NASA Mars Orbiter Views Rover Climbing Mount Sharp

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Using a many absolute telescope ever sent to Mars, NASA’s Mars Reconnaissance Orbiter held a perspective of a Curiosity corsair this month amid hilly mountainside terrain.

The underline that appears splendid blue during a core of this stage is NASA’s Curiosity Mars corsair amid tan rocks and dim silt on Mount Sharp, as noticed by a HiRISE camera on NASA’s Mars Reconnaissance Orbiter on Jun 5, 2017. The corsair is about 10 feet prolonged and not unequivocally as blue as it looks here.
Credits: NASA/JPL-Caltech/Univ. of Arizona

The car-size rover, climbing adult reduce Mount Sharp toward a subsequent destination, appears as a blue dab opposite a credentials of tan rocks and dim silt in a enhanced-color picture from a orbiter’s High Resolution Imaging Science Experiment (HiRISE) camera. The farfetched color, display differences in Mars aspect materials, creates Curiosity seem bluer than it unequivocally looks.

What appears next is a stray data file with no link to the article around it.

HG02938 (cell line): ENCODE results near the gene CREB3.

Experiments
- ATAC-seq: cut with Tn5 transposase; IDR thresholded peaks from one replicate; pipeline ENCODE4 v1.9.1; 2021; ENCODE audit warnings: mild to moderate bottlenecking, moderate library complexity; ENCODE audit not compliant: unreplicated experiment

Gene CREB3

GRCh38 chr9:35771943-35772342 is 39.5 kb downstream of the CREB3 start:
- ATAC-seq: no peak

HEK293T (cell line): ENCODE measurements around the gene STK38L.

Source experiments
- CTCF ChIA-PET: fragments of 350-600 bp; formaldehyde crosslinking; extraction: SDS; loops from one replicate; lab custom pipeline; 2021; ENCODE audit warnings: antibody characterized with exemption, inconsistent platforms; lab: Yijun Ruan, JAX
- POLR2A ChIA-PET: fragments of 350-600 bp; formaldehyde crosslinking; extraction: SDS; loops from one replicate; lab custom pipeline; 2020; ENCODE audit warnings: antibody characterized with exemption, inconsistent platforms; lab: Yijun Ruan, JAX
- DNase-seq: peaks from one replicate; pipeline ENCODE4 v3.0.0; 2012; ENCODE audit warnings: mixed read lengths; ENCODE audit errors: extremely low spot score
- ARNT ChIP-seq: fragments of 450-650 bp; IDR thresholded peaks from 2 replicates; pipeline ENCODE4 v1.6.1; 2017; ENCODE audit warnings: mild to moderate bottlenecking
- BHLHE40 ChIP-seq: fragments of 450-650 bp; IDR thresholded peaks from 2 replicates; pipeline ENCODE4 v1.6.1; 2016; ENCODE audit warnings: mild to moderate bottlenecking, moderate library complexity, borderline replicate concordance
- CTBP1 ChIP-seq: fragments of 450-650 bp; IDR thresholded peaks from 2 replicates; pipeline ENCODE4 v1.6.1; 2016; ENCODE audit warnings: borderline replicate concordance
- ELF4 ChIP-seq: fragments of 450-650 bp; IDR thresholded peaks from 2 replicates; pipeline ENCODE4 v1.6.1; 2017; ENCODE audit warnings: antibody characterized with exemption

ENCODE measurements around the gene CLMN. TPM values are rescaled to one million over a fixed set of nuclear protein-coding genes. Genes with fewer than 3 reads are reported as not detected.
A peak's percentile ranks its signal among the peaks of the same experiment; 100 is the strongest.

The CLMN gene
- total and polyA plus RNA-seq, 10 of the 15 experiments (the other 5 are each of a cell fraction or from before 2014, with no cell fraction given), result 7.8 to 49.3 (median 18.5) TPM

The picture was taken on Jun 5, 2017, dual months before a fifth anniversary of Curiosity’s alighting nearby Mount Sharp on Aug. 5 PDT (Aug. 6, 2017, EDT and Universal Time).

When a picture was taken, Curiosity was partway between a review of active silt dunes reduce on Mount Sharp, and “Vera Rubin Ridge,” a end ascending where a corsair group intends to inspect outcrops where hematite has been identified from Mars orbit.

The rover’s plcae that day is shown during as a indicate labeled 1717. Images taken that day by Curiosity’s Mast Camera (Mastcam) are during

HiRISE obtains images of Curiosity a few times any year. The University of Arizona, Tucson, operates HiRISE, that was built by Ball Aerospace Technologies Corp., Boulder, Colorado. NASA’s Jet Propulsion Laboratory, a multiplication of Caltech in Pasadena, California, manages a Mars Reconnaissance Orbiter Project and Mars Science Laboratory Project for NASA’s Science Mission Directorate, Washington.

Source: NASA

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